Samsung Posts Newest "KSMBD" Linux Patches For In-Kernel SMB3 Server

Written by Michael Larabel in Linux Storage on 7 July 2021 at 11:30 AM EDT. 25 Comments
For quite a while now Samsung engineers have been developing an in-kernel SMB3 file sharing server for the Linux kernel. In recent months that code has been maturing more and now the latest version of this KSMBD kernel code has been published.

Out now is the fifth round of these patches for KSMBD (previously as "CIFSD" within the kernel) for implementing an in-kernel SMB3 server. The focus remains on being able to deliver optimal performance and supporting more features like RDMA integration compared to what can be implemented efficiently in user-space with the likes of Samba.

This newest KSMBD code has a variety of fixes and a lot of code clean-ups along with the CIFSD to KSMBD renaming changes. There is also user name-space support now as one of the new features.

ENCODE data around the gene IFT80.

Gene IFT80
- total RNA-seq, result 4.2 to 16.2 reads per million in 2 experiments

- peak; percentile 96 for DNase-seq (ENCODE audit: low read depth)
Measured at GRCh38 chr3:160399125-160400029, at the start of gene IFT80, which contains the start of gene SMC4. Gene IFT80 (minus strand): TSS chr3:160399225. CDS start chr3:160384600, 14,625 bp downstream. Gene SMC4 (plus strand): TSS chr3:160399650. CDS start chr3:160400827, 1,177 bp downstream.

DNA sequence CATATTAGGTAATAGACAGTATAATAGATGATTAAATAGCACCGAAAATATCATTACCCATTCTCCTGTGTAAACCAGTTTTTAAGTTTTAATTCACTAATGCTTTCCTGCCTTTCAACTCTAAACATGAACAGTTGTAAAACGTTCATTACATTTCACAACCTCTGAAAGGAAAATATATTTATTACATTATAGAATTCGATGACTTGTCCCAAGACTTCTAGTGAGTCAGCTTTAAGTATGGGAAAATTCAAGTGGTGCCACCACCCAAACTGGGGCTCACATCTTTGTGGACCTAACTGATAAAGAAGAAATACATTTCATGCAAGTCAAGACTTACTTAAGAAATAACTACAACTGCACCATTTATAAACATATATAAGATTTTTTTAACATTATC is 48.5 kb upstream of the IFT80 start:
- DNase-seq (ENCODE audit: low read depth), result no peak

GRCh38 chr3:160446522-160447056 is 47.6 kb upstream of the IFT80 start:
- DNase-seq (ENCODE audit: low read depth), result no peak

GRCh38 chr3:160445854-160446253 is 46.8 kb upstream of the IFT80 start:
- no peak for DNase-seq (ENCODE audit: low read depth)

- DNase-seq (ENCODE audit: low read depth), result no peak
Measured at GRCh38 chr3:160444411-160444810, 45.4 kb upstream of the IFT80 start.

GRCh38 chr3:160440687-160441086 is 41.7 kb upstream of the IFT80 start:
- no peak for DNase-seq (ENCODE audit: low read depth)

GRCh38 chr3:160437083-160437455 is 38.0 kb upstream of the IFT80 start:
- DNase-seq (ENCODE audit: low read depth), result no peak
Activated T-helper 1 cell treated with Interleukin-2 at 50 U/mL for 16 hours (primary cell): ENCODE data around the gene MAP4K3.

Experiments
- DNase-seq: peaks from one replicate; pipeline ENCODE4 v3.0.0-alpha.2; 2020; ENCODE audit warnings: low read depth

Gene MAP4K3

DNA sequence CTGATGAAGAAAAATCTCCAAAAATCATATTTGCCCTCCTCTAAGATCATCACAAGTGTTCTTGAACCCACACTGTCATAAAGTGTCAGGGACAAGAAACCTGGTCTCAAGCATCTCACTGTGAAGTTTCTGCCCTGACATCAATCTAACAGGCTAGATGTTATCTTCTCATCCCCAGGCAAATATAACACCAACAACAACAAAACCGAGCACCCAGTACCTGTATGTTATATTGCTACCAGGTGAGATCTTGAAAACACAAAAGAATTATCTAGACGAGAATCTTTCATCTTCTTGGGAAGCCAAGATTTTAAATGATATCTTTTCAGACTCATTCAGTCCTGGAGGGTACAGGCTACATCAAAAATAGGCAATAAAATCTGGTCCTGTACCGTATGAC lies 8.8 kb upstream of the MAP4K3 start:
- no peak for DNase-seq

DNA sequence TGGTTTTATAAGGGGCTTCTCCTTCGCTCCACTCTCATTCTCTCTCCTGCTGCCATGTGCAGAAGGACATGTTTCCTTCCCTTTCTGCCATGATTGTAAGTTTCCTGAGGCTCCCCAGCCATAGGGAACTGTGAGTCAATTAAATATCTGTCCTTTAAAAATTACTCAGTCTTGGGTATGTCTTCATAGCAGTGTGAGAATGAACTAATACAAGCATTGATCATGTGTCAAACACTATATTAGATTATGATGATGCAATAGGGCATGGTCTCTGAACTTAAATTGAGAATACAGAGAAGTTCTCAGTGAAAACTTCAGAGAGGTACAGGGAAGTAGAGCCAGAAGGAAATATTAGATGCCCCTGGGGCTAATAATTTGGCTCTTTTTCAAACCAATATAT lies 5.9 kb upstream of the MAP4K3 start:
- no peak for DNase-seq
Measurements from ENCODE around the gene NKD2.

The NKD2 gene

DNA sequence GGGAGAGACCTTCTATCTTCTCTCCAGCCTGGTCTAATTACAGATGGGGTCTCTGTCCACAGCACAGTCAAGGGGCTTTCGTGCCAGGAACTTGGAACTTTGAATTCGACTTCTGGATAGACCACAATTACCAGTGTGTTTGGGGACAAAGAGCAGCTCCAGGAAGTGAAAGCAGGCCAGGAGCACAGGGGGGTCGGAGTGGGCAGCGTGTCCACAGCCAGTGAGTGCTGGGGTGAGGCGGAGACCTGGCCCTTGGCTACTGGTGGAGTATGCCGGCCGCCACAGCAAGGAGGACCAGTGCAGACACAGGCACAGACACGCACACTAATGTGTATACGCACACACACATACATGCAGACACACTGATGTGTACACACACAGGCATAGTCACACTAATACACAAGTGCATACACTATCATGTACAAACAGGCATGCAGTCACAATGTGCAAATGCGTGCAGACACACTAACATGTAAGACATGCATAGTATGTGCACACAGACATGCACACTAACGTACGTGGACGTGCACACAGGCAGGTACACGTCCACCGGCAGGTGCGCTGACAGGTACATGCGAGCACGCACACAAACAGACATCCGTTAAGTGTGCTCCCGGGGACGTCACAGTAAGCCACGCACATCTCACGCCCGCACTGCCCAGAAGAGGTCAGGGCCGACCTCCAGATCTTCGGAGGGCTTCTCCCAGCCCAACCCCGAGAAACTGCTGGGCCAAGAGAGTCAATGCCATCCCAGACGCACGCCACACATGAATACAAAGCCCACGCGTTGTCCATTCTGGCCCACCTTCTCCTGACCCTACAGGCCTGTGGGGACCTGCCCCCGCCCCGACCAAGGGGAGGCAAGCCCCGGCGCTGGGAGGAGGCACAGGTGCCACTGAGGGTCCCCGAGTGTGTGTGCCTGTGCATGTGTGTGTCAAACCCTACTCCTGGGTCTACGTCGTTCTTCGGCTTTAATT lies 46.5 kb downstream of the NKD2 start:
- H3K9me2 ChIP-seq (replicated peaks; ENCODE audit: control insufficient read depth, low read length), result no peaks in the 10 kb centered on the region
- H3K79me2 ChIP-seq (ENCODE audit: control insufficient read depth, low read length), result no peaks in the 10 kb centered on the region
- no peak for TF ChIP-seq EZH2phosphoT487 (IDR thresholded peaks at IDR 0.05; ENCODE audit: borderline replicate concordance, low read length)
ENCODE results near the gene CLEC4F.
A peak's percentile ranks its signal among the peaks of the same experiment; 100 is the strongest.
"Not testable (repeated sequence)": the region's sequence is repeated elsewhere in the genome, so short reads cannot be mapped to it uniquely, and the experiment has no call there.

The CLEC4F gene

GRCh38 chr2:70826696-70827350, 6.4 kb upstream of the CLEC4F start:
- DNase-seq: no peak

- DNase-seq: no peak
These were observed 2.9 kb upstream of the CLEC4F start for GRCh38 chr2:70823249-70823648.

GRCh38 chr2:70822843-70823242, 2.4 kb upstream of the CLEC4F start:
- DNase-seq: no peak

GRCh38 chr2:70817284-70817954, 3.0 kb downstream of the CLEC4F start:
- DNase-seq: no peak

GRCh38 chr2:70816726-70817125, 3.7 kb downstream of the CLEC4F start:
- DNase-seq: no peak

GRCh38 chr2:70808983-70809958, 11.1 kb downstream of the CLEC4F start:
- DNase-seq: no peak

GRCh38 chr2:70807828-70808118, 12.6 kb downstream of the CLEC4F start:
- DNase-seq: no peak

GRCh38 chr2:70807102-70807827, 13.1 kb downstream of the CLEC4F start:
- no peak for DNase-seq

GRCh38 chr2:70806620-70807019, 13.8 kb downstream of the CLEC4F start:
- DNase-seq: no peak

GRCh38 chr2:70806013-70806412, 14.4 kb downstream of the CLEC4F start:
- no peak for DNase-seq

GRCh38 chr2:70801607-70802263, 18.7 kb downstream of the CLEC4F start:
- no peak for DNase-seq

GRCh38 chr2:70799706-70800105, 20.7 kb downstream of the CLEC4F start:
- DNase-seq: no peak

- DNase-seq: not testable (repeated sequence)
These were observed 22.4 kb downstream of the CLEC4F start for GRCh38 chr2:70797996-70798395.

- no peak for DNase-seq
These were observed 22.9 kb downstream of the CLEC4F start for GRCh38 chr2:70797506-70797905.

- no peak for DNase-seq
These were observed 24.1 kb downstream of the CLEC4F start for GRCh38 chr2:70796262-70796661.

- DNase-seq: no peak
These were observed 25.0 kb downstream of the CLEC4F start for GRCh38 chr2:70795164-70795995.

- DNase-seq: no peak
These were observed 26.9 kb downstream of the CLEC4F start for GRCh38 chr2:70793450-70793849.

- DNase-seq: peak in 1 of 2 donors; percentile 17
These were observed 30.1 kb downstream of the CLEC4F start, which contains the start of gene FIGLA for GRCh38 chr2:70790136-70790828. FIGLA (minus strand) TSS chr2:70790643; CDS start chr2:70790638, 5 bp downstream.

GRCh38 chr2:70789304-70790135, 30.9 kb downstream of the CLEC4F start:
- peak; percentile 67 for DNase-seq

As for the KSMBD motivation and how it will co-exist with Samba:
ksmbd is a new kernel module which implements the server-side of the SMB3 protocol. The target is to provide optimized performance, GPLv2 SMB server, better lease handling (distributed caching). The bigger goal is to add new features more rapidly (e.g. RDMA aka "smbdirect", and recent encryption and signing improvements to the protocol) which are easier to develop on a smaller, more tightly optimized kernel server than for example in Samba. The Samba project is much broader in scope (tools, security services, LDAP, Active Directory Domain Controller, and a cross platform file server for a wider variety of purposes) but the user space file server portion of Samba has proved hard to optimize for some Linux workloads, including for smaller devices. This is not meant to replace Samba, but rather be an extension to allow better optimizing for Linux, and will continue to integrate well with Samba user space tools and libraries where appropriate. Working with the Samba team we have already made sure that the configuration files and xattrs are in a compatible format between the kernel and user space server.

More details on the current state of this SMB3 kernel server can be found via this patch series. In its current form the KSMBD implementation is 32k lines of new kernel code.
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